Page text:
With copyright in most creative works lasting for the life of the author plus 70 years from the end of the year of death, each new year brings a potential treasure chest of works that have come into the public domain. Phil Lee cherry picks last Hogmanay’s crop.
Topic: Intellectual Property
When: January 2008
Law stated as at: 30 January 2008
It is widely known that the term of copyright for literary, dramatic, musical and artistic works in the UK endures for a period of 70 years from the end of the calendar year in which the author of the relevant work died. With this in mind, the website IPKat highlights some notable authors who deaths occurred in 1937 and whose works will therefore shortly be released from copyright in jurisdictions like the UK which have a "life plus 70" copyright term:
- Sir James Matthew Barrie, the author of "Peter Pan" (and other works including "Auld Licht Idylls" and "The Little Minister");
- Jean de Brunhoff, the author of the "Babar" the elephant series of books; and
- George Gershwin, the famous composer of a number of Broadway musicals including "Lady Be Good";
as well as various others (you can see the full list here ). In relation to J. M. Barrie, a rather interesting footnote is that, even though his works (including Peter Pan) are now out of copyright, a specific right still exists under the Copyright, Designs and Patents Act 1988 for Great Ormond's Street Hospital to receive a royalty in respect of any public performance, commercial publication or communication to the public of the stage production of Peter Pan.
Caution needed before copying!
However, as this heart-warming example shows, a degree of caution must be exercised before rushing off and seeking to exploit works which have apparently fallen out of copyright. The intellectual property rights (and the duration of those rights) which attach to works will vary from jurisdiction to jurisdiction and, before seeking to exploit a previously copyrighted work in any particular jurisdiction, it is necessary first to determine: (i) whether copyright could apply to the work in question in the particular jurisdiction; (ii) if so, whether the work in question is still within the term of copyright in the particular jurisdiction; and (iii) whether any other legal protection (under other intellectual property laws or otherwise) exists in the particular jurisdiction for the work in question. Failure to carry out these basic checks could result in the incautious marketer receiving an invoice for significant unpaid royalties.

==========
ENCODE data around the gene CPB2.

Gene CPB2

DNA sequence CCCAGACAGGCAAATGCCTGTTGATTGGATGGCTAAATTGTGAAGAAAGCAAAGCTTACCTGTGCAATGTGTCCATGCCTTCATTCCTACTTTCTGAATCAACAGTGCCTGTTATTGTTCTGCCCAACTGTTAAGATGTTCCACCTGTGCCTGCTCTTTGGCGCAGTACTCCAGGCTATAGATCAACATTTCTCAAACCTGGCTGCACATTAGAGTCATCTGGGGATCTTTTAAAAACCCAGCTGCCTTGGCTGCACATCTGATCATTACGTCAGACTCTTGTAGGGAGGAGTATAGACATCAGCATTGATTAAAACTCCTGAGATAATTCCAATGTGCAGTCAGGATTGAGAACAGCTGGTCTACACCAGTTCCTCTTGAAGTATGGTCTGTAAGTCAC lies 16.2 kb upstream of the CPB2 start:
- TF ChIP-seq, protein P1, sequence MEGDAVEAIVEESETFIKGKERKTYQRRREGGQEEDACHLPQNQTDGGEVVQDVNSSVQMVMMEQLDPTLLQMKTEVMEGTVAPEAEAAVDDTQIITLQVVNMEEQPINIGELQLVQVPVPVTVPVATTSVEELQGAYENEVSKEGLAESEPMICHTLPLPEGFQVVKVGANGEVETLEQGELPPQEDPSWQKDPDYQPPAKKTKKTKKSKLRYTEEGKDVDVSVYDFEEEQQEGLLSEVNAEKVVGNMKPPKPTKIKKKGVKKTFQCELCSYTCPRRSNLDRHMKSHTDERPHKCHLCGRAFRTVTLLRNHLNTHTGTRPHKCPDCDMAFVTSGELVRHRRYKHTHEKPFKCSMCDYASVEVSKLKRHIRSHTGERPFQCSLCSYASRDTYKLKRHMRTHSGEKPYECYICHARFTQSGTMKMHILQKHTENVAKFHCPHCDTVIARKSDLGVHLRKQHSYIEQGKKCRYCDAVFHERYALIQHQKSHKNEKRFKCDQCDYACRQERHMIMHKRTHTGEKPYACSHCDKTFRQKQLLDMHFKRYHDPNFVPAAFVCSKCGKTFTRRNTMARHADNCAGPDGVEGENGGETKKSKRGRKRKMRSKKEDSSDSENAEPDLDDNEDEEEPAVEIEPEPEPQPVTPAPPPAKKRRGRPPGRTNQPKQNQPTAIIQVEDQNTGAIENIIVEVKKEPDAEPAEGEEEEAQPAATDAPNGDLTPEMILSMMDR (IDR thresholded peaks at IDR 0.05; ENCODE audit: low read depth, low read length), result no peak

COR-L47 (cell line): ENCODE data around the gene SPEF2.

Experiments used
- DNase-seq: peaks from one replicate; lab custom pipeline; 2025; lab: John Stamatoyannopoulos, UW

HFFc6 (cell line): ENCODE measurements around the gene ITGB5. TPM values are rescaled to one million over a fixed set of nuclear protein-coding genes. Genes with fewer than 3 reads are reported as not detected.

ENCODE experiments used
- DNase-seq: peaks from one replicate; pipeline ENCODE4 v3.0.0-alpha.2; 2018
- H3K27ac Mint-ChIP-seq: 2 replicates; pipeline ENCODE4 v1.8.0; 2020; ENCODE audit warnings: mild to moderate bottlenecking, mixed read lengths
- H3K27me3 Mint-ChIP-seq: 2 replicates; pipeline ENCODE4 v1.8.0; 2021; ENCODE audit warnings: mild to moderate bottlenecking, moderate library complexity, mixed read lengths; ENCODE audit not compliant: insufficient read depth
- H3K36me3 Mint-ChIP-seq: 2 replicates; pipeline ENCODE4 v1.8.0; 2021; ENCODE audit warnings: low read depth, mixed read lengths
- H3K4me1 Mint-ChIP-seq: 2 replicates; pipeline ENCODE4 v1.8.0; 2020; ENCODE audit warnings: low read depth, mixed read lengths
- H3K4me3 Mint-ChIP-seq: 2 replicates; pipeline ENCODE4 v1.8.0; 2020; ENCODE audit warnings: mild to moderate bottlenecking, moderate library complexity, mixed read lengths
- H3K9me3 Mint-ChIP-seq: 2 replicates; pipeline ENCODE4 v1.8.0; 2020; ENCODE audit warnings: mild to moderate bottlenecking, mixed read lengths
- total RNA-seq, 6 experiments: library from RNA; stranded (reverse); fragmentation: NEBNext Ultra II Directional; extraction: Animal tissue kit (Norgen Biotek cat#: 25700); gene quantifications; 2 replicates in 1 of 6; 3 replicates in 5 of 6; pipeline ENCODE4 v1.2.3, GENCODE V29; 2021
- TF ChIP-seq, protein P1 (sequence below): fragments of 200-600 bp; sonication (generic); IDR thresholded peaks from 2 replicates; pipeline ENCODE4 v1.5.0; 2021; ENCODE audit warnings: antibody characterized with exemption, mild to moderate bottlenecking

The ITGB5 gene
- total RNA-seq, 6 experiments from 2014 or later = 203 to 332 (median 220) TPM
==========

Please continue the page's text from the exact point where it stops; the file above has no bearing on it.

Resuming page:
By way of further example, in the US a large body of copyrighted works (those published before 1978) are still governed under the 1909 Copyright Act. This affords protection to published works for a term of 95 years following publication, regardless of when the author of the particular work died. The result of this is that some works which may be out of copyright in the UK could still be within copyright in the US. Conversely, Canada operates a "life plus 50" copyright term, meaning some UK copyright owners may find it difficult to assert copyright in Canada even where their work is still within copyright in the UK (i.e. where the work has been in existence for more than 50 years, but less than 70 years, since the death of the author).
Why this matters:
This all serves as a reminder that cross-jurisdictional protection of intellectual property is far from being a straightforward affair, with different rights afforded for different terms across different jurisdictions. Before embarking in international exploitation of intellectual property, marketers should ensure that they have the rights they need in each territory to exploit the work in the manner they propose. Similarly, caution should be exercised when seeking to exploit works which are seemingly no longer protected by law – just because that may be the case in one jurisdiction, it will not necessarily follow for all jurisdictions.